What to expect from your macular degeneration test
Age-related macular degeneration (AMD) is a common eye condition caused by the deterioration of the macula. The macula is a small, central area of the retina that is responsible for making sure our central vision — objects straight ahead of us, as opposed to in our periphery — is clear and sharp. The health of our macula directly affects our ability to perform everyday activities that require us to see fine detail, such as reading, recognising faces, driving, watching television, and using a computer.
How is macular degeneration diagnosed?
Macular degeneration is diagnosed as either dry (non-neovascular) or wet (neovascular). The dry form of macular degeneration is usually characterised by the presence of yellow deposits on the retina (drusen), which cause vision to worsen, while the wet form is characterised by the growth of abnormal blood vessels in the choroid; a layer of blood vessels beneath the retina.
It’s these blood vessels that can leak blood and fluid into the retina and potentially affect your vision. For example, wet AMD can make straight lines look wavy, cause blind spots, and even bring on a loss of central vision.
Macular degeneration symptoms usually develop gradually and may include visual distortions, reduced central vision in one or both eyes, dim vision, difficulty in adapting to low light levels, increased blurriness, and decreased intensity or brightness of colours. If you start to experience these symptoms, it’s essential you get a diagnosis from a qualified eyecare professional. If your doctor thinks that you have age-related macular degeneration, they may want you to undergo one or more of these exams:
Visual acuity and Amsler grid test
Standard screening tests for AMD include the visual acuity exam (reading letters from the letter chart) which measures how well you see at various distances, and the Amsler grid, which looks like graph paper. Your doctor will investigate whether the lines on the grid look wavy or distorted to you, or whether there are any blind spots in your visual field. If you experience any of these sensations, it may be an indication of AMD.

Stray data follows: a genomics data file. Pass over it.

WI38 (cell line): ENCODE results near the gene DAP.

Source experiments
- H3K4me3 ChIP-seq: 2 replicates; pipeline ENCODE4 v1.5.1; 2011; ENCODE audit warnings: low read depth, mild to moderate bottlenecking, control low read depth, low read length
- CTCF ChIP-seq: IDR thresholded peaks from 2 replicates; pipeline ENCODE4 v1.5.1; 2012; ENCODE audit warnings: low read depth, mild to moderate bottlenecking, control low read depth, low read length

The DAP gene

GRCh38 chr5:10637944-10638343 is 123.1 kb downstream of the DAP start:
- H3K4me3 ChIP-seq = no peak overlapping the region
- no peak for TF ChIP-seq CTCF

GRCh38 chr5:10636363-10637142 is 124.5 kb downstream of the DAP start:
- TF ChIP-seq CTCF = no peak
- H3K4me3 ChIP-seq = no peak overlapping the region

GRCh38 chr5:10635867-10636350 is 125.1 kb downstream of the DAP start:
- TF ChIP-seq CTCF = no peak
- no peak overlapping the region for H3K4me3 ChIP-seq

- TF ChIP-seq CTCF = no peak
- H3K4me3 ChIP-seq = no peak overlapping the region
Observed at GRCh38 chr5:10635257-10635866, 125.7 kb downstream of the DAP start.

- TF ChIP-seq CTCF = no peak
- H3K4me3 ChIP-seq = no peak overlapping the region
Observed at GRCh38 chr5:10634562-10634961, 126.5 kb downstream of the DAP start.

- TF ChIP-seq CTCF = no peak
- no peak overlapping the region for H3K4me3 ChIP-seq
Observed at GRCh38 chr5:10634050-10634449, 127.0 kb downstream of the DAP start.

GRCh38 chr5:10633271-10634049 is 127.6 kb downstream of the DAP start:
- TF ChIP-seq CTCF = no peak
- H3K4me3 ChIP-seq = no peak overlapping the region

Dilated eye exam
In this exam, your doctor will dilate your pupils with eye drops in order to obtain a better view of the back of your retina. They will examine your macula through a magnifying lens, and check for signs of disease and optic nerve damage. A mottled appearance caused by pigmentary changes in the macula and presence of drusen underneath the retina may indicate presence of AMD.
Fundus fluorescein angiography (FFA)
Fluorescein angiography (FFA) allows your doctor to study the circulation within the retina and choroid in detail. In FFA, a yellow dye called sodium fluorescein is injected into a vein in the arm or hand, which enters the blood circulation in the eye via the ophthalmic artery soon afterwards. How fast it gets there depends on the rate of injection, your age, and your cardiovascular health. After about a minute, sequential photographs of the eye are taken using a special camera. If the image shows fluorescein dye leaking out of retinal capillaries into the retina, this may indicate blood flow and possible leakage (wet AMD) within the retina and choroid. This method of imaging takes about 20 minutes altogether and requires dilation drops1.
Indocyanine green angiography (ICG)
ICG is a diagnostic procedure that uses ICG dye to examine the blood flow in the choroid. Although similar to fluorescein angiography, ICG uses indocyanine green dye that is injected intravenously, which glows and is visible in infrared (non-visible) light. This makes the circulation in the eye’s deeper layers, as well as the distinct outlines of the vessels within the choroid, visible when photographed with an infrared sensitive camera.